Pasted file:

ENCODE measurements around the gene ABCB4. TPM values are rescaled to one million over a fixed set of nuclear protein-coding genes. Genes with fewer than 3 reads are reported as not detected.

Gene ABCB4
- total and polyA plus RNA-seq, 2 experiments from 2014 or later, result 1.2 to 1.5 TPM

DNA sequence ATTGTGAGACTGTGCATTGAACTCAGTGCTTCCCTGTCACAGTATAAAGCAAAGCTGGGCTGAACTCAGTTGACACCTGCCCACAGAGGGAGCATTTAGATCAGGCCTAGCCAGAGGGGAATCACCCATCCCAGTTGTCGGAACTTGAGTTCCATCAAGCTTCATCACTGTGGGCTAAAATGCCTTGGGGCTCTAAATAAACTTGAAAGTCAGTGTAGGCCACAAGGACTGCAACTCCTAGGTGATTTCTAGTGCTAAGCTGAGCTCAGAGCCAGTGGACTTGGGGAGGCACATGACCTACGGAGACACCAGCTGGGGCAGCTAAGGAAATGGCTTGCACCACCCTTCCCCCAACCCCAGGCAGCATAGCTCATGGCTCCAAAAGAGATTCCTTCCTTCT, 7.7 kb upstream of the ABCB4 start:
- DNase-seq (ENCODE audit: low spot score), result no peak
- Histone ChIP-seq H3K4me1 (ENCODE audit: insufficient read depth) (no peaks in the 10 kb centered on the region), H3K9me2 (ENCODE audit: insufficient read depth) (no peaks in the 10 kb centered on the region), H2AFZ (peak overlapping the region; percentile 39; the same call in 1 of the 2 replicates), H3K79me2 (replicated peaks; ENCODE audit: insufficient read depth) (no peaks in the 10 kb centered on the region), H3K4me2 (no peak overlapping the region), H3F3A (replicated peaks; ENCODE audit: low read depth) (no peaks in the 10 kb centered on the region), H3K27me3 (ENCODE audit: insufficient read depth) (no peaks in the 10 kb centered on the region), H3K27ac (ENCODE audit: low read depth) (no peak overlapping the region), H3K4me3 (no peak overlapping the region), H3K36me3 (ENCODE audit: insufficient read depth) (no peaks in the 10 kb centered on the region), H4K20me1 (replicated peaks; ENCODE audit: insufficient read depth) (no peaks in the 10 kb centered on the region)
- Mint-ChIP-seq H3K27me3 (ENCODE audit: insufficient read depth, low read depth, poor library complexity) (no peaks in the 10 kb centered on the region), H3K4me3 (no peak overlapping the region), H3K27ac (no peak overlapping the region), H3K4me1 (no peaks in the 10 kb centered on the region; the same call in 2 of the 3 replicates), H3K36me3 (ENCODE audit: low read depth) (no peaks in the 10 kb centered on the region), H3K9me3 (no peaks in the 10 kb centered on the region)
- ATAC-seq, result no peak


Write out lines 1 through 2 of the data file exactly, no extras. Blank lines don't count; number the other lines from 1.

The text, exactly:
ENCODE measurements around the gene ABCB4. TPM values are rescaled to one million over a fixed set of nuclear protein-coding genes. Genes with fewer than 3 reads are reported as not detected.

Gene ABCB4